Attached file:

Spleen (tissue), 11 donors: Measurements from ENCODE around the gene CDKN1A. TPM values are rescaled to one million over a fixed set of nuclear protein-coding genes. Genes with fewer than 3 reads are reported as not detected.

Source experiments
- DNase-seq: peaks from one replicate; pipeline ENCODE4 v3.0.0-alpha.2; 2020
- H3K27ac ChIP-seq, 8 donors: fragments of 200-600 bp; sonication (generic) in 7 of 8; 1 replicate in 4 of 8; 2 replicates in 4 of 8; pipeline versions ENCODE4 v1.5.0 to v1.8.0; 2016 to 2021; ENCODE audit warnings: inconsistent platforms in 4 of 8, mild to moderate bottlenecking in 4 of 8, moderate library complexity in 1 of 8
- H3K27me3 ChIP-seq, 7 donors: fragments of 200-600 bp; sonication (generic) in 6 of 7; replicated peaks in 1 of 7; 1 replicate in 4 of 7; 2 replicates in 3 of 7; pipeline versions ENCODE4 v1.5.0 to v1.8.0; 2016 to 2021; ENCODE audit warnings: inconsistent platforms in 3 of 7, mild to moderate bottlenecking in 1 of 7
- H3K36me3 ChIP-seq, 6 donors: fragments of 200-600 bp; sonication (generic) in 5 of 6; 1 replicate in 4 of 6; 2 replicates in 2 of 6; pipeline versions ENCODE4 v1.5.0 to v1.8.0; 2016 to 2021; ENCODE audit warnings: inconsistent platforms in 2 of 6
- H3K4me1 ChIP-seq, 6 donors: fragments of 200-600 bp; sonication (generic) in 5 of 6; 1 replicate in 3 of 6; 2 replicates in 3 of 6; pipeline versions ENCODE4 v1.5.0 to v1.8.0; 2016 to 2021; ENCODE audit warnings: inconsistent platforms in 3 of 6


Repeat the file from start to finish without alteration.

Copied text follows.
Spleen (tissue), 11 donors: Measurements from ENCODE around the gene CDKN1A. TPM values are rescaled to one million over a fixed set of nuclear protein-coding genes. Genes with fewer than 3 reads are reported as not detected.

Source experiments
- DNase-seq: peaks from one replicate; pipeline ENCODE4 v3.0.0-alpha.2; 2020
- H3K27ac ChIP-seq, 8 donors: fragments of 200-600 bp; sonication (generic) in 7 of 8; 1 replicate in 4 of 8; 2 replicates in 4 of 8; pipeline versions ENCODE4 v1.5.0 to v1.8.0; 2016 to 2021; ENCODE audit warnings: inconsistent platforms in 4 of 8, mild to moderate bottlenecking in 4 of 8, moderate library complexity in 1 of 8
- H3K27me3 ChIP-seq, 7 donors: fragments of 200-600 bp; sonication (generic) in 6 of 7; replicated peaks in 1 of 7; 1 replicate in 4 of 7; 2 replicates in 3 of 7; pipeline versions ENCODE4 v1.5.0 to v1.8.0; 2016 to 2021; ENCODE audit warnings: inconsistent platforms in 3 of 7, mild to moderate bottlenecking in 1 of 7
- H3K36me3 ChIP-seq, 6 donors: fragments of 200-600 bp; sonication (generic) in 5 of 6; 1 replicate in 4 of 6; 2 replicates in 2 of 6; pipeline versions ENCODE4 v1.5.0 to v1.8.0; 2016 to 2021; ENCODE audit warnings: inconsistent platforms in 2 of 6
- H3K4me1 ChIP-seq, 6 donors: fragments of 200-600 bp; sonication (generic) in 5 of 6; 1 replicate in 3 of 6; 2 replicates in 3 of 6; pipeline versions ENCODE4 v1.5.0 to v1.8.0; 2016 to 2021; ENCODE audit warnings: inconsistent platforms in 3 of 6